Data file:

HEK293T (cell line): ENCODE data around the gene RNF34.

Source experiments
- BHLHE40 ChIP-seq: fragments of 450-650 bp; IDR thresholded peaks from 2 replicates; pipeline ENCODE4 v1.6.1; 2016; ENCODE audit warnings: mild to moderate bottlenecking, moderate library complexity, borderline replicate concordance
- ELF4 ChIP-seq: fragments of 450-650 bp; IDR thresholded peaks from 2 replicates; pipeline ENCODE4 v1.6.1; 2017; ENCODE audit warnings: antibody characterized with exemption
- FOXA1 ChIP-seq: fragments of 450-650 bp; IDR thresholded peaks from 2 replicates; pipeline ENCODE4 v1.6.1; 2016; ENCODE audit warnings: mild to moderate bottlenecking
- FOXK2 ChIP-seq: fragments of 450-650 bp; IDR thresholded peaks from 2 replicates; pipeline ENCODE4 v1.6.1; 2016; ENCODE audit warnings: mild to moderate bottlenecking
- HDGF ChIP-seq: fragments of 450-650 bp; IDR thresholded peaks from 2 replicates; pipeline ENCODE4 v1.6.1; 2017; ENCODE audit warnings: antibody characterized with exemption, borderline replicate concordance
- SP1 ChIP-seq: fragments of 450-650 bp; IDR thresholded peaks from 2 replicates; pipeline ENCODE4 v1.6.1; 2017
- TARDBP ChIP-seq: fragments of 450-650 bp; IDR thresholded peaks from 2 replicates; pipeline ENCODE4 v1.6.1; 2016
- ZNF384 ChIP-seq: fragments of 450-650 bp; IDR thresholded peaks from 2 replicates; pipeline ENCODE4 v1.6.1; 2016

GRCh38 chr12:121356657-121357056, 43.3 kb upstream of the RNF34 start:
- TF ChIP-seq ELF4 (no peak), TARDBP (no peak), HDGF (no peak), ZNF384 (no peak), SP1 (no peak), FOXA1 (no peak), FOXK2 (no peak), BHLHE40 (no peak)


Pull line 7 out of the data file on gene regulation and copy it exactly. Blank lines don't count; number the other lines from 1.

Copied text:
- HDGF ChIP-seq: fragments of 450-650 bp; IDR thresholded peaks from 2 replicates; pipeline ENCODE4 v1.6.1; 2017; ENCODE audit warnings: antibody characterized with exemption, borderline replicate concordance